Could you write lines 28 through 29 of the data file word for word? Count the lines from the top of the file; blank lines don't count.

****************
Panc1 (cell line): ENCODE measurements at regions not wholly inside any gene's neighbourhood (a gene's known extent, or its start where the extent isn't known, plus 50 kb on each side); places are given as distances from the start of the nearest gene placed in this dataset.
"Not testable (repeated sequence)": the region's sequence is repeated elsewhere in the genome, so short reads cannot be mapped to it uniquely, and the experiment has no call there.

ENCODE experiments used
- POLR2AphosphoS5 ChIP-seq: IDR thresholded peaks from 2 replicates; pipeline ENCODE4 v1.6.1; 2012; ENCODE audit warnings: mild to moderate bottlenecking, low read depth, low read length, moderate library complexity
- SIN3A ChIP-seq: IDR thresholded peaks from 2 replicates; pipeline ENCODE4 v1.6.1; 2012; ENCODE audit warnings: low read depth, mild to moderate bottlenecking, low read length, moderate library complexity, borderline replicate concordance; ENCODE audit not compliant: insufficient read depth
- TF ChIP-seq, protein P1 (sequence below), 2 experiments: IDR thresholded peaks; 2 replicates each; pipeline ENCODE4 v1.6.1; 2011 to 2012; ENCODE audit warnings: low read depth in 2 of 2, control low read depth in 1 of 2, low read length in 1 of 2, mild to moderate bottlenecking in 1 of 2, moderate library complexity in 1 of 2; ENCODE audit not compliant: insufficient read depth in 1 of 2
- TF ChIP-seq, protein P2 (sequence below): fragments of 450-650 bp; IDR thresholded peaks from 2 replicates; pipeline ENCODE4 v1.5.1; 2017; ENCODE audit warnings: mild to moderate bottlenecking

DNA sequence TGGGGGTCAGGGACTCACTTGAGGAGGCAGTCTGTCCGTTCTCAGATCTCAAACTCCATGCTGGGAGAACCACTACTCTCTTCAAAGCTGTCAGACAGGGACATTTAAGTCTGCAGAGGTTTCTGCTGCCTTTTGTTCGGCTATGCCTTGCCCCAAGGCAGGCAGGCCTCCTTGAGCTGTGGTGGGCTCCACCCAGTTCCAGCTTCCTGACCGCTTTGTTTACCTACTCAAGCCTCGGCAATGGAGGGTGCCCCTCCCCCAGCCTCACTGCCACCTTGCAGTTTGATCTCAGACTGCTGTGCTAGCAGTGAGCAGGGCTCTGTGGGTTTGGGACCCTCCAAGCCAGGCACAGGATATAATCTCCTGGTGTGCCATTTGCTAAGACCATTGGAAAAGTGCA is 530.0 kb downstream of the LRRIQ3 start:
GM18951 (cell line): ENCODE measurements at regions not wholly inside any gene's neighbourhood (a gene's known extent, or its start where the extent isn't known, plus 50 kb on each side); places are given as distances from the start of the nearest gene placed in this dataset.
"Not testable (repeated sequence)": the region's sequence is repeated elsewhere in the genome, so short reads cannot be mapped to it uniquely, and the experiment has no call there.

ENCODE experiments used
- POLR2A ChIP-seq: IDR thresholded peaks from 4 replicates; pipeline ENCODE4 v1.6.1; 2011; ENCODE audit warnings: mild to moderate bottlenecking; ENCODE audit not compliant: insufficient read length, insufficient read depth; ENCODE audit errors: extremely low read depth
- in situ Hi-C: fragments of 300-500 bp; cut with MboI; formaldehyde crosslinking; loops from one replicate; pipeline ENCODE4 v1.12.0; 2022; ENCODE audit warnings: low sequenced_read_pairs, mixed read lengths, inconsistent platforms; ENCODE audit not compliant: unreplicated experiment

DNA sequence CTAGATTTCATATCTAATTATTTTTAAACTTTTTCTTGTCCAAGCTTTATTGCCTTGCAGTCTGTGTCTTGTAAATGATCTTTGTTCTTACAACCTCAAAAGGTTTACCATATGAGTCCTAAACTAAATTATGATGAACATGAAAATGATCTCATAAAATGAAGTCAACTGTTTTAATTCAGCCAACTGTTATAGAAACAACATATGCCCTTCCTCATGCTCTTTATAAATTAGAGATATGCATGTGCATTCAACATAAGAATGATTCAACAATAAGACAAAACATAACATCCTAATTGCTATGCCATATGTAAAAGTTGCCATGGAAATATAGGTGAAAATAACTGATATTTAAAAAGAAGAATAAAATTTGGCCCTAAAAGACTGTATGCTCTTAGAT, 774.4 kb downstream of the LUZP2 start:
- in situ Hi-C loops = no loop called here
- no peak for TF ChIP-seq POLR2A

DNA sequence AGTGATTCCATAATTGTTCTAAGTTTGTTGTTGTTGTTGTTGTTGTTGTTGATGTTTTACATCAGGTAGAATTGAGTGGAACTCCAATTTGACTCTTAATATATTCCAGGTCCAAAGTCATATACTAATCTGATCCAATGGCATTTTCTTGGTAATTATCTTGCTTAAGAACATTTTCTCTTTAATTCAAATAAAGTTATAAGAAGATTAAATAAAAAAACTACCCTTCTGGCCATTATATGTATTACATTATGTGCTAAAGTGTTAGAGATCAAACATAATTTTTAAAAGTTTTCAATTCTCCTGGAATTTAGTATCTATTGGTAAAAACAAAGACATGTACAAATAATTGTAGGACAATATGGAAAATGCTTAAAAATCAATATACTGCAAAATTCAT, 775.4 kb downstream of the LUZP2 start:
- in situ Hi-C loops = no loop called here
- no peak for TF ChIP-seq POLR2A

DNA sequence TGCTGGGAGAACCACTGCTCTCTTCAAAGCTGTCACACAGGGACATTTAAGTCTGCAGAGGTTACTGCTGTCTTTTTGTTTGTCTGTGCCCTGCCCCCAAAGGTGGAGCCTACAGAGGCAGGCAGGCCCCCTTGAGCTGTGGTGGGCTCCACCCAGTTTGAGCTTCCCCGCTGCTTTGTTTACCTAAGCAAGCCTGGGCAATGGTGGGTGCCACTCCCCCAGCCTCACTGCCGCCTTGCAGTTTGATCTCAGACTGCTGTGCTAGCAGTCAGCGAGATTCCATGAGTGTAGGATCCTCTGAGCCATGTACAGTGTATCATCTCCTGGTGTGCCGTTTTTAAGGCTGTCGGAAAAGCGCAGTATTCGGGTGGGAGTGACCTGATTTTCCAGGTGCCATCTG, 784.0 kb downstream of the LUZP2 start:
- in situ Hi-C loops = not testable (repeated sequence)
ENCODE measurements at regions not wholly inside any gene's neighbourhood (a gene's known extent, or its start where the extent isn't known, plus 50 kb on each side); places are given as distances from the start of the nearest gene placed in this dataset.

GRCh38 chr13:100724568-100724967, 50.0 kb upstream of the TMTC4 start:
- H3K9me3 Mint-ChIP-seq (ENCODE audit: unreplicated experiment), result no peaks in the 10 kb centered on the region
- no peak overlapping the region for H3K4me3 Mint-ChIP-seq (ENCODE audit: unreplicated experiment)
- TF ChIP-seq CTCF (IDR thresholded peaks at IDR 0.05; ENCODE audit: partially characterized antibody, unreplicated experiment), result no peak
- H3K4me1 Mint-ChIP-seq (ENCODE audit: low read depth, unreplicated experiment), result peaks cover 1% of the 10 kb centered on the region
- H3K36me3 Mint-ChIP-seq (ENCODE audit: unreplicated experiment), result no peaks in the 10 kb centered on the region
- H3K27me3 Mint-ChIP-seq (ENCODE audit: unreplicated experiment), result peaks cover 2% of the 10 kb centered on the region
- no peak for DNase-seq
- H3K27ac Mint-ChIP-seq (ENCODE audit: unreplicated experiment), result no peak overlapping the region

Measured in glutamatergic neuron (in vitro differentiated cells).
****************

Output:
- H3K36me3 Mint-ChIP-seq (ENCODE audit: unreplicated experiment), result no peaks in the 10 kb centered on the region
- H3K27me3 Mint-ChIP-seq (ENCODE audit: unreplicated experiment), result peaks cover 2% of the 10 kb centered on the region